Getting Your Board on Board

The first and hopefully most committed volunteers you know are your board members. You will want (and maybe need) their permission to launch a planned giving program, and they should be among your first legacy society members.

To get them on board, first review the excuses laid out in the last section and apply the answers to your organization.

Second, educate yourself on simple planned gifts and get some samples of a 12-month calendar for marketing planned gifts and some simple postcards that can be sent to your first cohort of planned giving prospects. See our Resources section.

Next, query your donor database for those people who

  • are between the ages of 55-80;
  • have been giving to your mission consecutively (or close to consecutively) for 10 or more years;
  • have a valid address.

This is your first cohort.

Next, find simple language for bequests and write a one-page letter to your cohort.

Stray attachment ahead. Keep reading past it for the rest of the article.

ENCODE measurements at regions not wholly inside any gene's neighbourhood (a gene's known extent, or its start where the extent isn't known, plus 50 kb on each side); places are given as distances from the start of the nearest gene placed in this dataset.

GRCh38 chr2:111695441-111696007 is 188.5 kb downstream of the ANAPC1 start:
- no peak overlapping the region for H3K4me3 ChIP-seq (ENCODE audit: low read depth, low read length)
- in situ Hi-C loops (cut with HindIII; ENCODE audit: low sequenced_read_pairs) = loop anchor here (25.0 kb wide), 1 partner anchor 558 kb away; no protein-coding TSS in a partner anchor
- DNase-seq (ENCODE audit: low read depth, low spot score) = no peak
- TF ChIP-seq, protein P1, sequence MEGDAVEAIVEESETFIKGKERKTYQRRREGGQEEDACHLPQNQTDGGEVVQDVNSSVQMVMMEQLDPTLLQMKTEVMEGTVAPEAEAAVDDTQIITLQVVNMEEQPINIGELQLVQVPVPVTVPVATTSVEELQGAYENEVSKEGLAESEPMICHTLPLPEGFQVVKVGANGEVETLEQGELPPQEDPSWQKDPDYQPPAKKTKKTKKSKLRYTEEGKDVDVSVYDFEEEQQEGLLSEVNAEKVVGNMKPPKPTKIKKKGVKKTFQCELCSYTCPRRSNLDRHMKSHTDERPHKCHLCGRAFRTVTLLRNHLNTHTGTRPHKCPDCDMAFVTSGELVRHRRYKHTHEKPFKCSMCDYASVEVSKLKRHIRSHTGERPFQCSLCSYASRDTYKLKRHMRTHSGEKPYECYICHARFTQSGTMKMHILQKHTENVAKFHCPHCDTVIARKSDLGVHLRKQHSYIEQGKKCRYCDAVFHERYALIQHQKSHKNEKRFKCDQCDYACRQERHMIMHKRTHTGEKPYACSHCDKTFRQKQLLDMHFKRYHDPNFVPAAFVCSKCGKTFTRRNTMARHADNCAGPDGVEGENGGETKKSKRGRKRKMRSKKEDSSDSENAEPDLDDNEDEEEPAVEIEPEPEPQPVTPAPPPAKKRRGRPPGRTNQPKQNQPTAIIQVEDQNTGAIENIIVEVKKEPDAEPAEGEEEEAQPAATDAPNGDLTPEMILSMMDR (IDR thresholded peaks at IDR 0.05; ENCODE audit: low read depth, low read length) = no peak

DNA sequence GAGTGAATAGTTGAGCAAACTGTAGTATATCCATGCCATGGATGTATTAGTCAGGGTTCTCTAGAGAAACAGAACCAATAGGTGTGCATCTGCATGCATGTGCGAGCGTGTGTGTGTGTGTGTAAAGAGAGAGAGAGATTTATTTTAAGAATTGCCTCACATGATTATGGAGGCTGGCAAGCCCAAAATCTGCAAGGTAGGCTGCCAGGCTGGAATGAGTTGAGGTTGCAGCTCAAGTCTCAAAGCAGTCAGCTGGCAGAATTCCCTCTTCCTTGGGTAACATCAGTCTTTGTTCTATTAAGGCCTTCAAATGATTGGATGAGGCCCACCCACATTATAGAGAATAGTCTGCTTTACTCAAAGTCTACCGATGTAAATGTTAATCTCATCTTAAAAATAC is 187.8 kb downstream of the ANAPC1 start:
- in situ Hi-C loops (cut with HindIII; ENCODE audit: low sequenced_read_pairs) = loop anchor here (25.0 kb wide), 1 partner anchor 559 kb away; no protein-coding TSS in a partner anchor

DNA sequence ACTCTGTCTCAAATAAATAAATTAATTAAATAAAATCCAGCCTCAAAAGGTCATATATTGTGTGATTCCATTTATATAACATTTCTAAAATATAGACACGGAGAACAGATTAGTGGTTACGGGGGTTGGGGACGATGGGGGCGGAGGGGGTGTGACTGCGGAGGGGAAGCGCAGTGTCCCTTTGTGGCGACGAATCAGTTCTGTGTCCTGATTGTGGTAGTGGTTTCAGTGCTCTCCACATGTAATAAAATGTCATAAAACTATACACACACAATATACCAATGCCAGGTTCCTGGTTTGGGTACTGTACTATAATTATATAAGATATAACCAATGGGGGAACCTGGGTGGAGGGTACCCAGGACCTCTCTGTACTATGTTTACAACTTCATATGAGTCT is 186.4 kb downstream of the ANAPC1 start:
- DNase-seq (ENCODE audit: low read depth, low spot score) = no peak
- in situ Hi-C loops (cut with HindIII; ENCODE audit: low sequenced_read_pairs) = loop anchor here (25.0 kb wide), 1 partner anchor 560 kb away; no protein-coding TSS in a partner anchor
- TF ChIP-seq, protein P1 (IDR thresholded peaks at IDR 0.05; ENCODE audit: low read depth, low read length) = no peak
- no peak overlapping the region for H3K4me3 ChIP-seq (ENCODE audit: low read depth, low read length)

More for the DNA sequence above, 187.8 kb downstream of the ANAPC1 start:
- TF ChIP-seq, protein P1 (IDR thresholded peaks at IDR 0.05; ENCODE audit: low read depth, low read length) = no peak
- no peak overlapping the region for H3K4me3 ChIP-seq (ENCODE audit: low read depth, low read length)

Now name your legacy society, or at least have a few ideas for the board.

Finally, create a sample budget to execute the above plan. Most of your costs will be printing and mailing the three postcards in your first year.

With all of these details covered, take the plan to your board and show them that low cost can have high impact. Ask if they have ever thought about leaving a legacy gift to the organization to which they have been so generous with their time, talents and treasure.

With board approval in hand, execute your plan for a year. We guarantee that you will find some great new legacy gifts!


How to Make Successful Fundraising Asks
How to Make Successful Fundraising Asks

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PowerPoint presentation useful for Legacy Society meetings:

Get Your Board on Board